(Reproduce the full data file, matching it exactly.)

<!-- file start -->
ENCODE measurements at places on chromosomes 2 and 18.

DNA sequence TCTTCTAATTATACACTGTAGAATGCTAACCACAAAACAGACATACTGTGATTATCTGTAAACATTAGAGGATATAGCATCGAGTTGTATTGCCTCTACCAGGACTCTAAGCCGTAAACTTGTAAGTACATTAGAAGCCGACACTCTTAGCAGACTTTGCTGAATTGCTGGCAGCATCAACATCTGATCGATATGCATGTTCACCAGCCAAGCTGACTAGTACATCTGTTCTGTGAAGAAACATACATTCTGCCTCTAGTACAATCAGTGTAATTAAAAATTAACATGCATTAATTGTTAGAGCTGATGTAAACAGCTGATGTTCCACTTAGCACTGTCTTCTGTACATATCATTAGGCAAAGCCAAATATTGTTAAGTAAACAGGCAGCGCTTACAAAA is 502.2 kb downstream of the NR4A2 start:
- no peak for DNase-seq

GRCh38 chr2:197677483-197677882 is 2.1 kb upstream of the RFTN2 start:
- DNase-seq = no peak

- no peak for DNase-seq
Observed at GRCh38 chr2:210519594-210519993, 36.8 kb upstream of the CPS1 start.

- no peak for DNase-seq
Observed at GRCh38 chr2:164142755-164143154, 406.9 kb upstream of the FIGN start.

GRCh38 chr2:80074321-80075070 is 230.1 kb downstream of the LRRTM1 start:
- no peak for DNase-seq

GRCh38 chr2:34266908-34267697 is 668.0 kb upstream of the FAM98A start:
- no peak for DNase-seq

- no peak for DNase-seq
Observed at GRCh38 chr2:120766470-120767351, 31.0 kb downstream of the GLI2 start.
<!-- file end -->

ENCODE measurements at places on chromosomes 2 and 18.

DNA sequence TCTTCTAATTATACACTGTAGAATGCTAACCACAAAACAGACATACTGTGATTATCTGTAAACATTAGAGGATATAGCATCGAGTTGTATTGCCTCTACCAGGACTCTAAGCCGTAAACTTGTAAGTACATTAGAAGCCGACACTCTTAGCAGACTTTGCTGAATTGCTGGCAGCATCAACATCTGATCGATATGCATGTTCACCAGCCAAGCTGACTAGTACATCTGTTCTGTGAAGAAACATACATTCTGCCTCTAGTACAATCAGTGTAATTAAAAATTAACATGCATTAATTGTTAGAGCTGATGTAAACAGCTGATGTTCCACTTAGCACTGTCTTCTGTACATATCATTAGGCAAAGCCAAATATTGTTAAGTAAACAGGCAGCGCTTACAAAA is 502.2 kb downstream of the NR4A2 start:
- no peak for DNase-seq

GRCh38 chr2:197677483-197677882 is 2.1 kb upstream of the RFTN2 start:
- DNase-seq = no peak

- no peak for DNase-seq
Observed at GRCh38 chr2:210519594-210519993, 36.8 kb upstream of the CPS1 start.

- no peak for DNase-seq
Observed at GRCh38 chr2:164142755-164143154, 406.9 kb upstream of the FIGN start.

GRCh38 chr2:80074321-80075070 is 230.1 kb downstream of the LRRTM1 start:
- no peak for DNase-seq

GRCh38 chr2:34266908-34267697 is 668.0 kb upstream of the FAM98A start:
- no peak for DNase-seq

- no peak for DNase-seq
Observed at GRCh38 chr2:120766470-120767351, 31.0 kb downstream of the GLI2 start.